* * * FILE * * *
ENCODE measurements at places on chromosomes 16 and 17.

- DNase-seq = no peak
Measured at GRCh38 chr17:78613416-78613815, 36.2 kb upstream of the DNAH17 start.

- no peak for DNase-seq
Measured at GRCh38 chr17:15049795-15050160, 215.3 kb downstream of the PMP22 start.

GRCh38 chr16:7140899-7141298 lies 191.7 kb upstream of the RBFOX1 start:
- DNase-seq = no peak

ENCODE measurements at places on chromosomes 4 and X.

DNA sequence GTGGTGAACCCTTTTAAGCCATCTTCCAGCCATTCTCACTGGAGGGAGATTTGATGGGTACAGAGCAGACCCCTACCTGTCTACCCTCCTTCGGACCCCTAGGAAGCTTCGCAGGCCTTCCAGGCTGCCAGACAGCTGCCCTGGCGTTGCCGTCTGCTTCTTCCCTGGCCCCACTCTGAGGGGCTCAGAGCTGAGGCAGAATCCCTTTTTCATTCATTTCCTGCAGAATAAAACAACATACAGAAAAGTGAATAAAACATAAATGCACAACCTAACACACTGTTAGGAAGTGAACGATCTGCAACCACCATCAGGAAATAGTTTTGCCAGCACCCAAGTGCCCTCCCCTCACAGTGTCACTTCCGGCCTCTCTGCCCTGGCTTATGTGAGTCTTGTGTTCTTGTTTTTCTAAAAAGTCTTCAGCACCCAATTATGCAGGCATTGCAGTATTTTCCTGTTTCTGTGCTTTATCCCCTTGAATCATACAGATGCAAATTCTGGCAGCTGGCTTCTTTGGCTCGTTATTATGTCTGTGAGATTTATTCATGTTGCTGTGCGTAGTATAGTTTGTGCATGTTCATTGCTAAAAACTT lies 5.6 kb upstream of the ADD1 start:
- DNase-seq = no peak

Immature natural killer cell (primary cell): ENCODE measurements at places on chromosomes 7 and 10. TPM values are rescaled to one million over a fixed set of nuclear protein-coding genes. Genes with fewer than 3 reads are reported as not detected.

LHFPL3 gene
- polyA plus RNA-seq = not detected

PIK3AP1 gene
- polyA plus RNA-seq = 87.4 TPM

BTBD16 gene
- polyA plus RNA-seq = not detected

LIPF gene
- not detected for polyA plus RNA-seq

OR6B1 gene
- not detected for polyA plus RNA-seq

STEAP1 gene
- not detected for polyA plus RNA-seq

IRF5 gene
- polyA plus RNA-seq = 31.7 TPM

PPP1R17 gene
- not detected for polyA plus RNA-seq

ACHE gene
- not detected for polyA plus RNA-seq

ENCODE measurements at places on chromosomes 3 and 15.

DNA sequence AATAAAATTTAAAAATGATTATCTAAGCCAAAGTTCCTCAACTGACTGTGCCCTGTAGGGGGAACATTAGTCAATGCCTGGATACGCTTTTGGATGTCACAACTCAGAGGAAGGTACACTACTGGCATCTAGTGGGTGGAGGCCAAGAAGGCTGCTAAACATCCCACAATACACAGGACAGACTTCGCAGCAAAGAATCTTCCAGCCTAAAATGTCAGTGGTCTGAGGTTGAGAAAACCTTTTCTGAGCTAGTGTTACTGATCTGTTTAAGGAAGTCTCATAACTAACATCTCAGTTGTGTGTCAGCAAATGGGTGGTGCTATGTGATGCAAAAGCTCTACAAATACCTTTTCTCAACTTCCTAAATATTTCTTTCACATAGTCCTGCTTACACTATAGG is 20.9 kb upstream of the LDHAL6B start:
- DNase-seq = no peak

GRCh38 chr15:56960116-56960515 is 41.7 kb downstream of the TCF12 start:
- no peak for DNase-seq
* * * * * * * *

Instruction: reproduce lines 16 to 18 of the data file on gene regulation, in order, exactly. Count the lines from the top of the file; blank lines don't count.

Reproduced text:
BTBD16 gene
- polyA plus RNA-seq = not detected

LIPF gene